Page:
A new Versailles declaration for Ukraine
When EU member states meet in Versailles on 10 March, they should offer Ukraine a strong welcome through a political declaration that recognises its European future
This week, 103 years after the signing of the peace treaty to end the first world war, Europe has the chance to make Versailles the scene of another historic declaration. But, this time, the war is still going on. Europeans will need to stick together if they are to prevent a return to a world in which countries use military force to redraw borders. When the European Union’s 27 heads of state and government gather in the palace on 10-11 March, they should offer Ukraine a new Versailles declaration to welcome the country’s ambition eventually to join the EU – one similar to the 2003 political declaration in Thessaloniki that recognised the European future of the Western Balkans.
Five days after Russian President Vladimir Putin started the full-scale invasion of Ukraine, President Volodymyr Zelensky submitted his country’s application to join the EU. Member states were initially divided in their reaction: the eight central European countries welcomed it, but the rest stayed silent. Their lack of enthusiasm stems from the complications of enlarging the union – and, frankly, their great disappointment in the degradation of the rule of law and democracy by the ruling parties of two of the countries that joined in 2004, Hungary and Poland. The Kremlin has benefited from this corrosion of the EU’s integrity and values from the inside, particularly when Hungarian Prime Minister Viktor Orban has blocked many common EU positions and initiatives that disadvantaged Russia over the years. Until the EU works out how to prevent ruling parties from taking over state institutions and promoting foreign interests at home, it will be reluctant to take in new members.
There are also practical reasons not to start the long and arduous path to EU membership. So long as Ukrainian cities are under bombardment, the Rada will be unable to debate how to implement 100,000 pages of EU rules and regulations. To engage in accession negotiations, every Ukrainian ministry would have to set up a large team of civil servants to work through all the legal and technical requirements. Ukraine would need to make major reforms to its state administration and economy to root out corruption and meet the standards of the single market. This work could only start under conditions of peace and reconstruction. Right now, the country needs to devote its resources to defending itself.
On the EU side, to offer candidate status immediately to Ukraine would be to undermine the demanding conditions for membership. Because of the deep economic and institutional integration this requires, countries take years to work their way through the stages of the accession process so that they can implement and enforce EU law on entry. The EU should not allow new applicants to leapfrog the stages that Western Balkans countries have been toiling through for many years.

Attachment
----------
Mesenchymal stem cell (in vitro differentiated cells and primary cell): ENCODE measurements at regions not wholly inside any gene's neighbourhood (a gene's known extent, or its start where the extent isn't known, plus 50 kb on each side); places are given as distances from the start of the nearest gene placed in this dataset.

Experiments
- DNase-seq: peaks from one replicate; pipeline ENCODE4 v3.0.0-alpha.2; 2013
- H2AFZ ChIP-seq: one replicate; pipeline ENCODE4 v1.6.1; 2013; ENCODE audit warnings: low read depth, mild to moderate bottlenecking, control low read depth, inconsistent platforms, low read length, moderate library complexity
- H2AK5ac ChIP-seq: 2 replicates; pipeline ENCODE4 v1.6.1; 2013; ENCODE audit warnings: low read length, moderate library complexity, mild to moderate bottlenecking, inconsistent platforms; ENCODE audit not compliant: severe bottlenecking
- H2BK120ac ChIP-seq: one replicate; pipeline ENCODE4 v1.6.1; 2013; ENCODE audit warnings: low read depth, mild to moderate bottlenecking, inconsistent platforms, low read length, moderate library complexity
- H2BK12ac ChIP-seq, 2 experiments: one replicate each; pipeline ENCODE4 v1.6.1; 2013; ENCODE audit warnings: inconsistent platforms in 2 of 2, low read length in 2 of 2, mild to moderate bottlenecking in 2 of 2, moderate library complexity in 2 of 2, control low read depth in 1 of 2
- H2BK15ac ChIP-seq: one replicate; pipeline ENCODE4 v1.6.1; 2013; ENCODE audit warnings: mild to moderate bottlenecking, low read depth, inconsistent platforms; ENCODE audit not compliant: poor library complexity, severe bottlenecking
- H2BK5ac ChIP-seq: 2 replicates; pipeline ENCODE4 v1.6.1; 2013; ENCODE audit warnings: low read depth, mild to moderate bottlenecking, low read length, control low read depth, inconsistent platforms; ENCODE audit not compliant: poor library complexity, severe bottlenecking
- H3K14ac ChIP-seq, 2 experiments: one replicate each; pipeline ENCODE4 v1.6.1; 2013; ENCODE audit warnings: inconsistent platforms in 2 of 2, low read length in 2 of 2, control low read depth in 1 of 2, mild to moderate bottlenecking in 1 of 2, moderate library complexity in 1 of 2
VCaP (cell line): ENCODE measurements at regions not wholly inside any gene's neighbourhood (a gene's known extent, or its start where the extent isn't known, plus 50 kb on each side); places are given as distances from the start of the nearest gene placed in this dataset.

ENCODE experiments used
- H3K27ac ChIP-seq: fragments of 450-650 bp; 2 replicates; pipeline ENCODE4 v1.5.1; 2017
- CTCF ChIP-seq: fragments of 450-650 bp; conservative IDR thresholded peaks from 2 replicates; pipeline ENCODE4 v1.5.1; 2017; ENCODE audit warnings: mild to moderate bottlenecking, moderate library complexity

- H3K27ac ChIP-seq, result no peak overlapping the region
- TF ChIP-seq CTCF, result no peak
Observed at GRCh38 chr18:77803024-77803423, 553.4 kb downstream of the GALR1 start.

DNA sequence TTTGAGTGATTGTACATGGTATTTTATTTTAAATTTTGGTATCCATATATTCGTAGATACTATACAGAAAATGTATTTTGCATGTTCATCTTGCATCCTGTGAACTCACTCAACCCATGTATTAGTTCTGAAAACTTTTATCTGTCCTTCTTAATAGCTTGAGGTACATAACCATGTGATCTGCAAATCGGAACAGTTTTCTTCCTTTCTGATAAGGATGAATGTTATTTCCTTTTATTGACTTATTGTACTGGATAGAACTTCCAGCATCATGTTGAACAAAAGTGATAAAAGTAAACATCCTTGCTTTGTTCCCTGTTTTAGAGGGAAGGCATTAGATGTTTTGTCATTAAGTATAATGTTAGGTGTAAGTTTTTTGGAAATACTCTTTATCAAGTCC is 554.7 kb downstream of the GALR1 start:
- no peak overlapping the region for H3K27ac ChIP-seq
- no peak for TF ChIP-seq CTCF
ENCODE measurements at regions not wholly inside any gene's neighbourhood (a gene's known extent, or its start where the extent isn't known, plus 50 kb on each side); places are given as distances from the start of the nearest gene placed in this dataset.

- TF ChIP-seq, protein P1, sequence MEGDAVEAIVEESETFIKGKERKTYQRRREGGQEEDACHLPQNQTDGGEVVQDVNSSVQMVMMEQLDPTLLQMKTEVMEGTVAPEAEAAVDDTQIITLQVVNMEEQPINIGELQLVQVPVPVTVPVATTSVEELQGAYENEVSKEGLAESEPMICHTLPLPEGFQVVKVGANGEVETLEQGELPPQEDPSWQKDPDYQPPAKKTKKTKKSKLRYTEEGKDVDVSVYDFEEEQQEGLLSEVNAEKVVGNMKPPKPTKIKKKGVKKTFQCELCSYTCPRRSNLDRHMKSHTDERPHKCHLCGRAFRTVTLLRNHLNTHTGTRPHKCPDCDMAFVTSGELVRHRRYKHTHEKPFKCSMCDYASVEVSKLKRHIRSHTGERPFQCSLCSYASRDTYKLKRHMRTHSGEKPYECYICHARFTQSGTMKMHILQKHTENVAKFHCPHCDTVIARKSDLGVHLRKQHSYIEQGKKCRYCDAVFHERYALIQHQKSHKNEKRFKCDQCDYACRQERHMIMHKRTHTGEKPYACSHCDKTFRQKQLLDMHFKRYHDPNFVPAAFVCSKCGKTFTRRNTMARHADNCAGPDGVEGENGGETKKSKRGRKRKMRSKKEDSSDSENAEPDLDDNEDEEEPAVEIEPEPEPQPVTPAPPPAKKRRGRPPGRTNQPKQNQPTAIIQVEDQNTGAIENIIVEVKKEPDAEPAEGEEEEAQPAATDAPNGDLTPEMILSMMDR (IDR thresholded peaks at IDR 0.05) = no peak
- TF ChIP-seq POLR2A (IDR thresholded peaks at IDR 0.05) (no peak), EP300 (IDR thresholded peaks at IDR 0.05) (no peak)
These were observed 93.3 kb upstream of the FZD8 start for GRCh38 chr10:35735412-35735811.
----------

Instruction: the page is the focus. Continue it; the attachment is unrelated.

Instead, the EU should offer Ukraine a strong and sustained welcome through a political declaration that recognises its future is in the EU once it meets the conditions of accession. This new Versailles declaration would give Ukrainians clear confirmation that they would not be cut off from the EU even if Russian forces occupy more of their territory.
The declaration would not commit the EU to accelerate the accession process before Ukraine was politically and institutionally ready. But it would keep open the promise of eventual membership. In practical terms, such a declaration is not much more than what is already guaranteed in Article 49 of the Lisbon Treaty. But the declaration would be an important political signal to respond positively to Ukraine’s request for EU membership – and would open the door for Georgia’s and Moldova’s European perspectives.
In the meantime, Brussels should immediately start integrating Ukraine into parts of the union that would provide it with practical assistance and reduce its energy dependence on Russia. There are many ways for the EU to enhance its current relationship with Ukraine, such as by strengthening their economic ties to create a transitional step towards eventual membership. For example, the heart-warming support that citizens across the EU have shown for refugees fleeing Ukraine needs to be backed at the official level by long-term visas and work permits. The EU can also integrate Ukraine into the European Green Deal, unlocking funds to bring the country along with the union’s green transition and end its dependence on Russian energy.
Georgia and Moldova also deserve a clear European perspective, having made applications for membership on 3 March 2022. One should not forget that both countries have been targets of the Kremlin’s military aggression: Russia invaded Georgia in 2008 and has long stationed troops in the breakaway region of Transnistria. The European Commission has started a formal assessment of all three new applications, but that could take a long time. They need political reassurances now.
The EU’s heads of state and government should demonstrate that Russia’s aggression will not drive the union to abandon its neighbours. By doing so at historic Versailles, the union would show that it is applying the lesson that integration is the route to long-lasting peace for all of Europe.
Heather Grabbe is the director of the Open Society European Policy Institute.
Iskra Kirova is a senior policy analyst at the Open Society European Policy Institute.
The European Council on Foreign Relations does not take collective positions. ECFR publications only represent the views of their individual authors.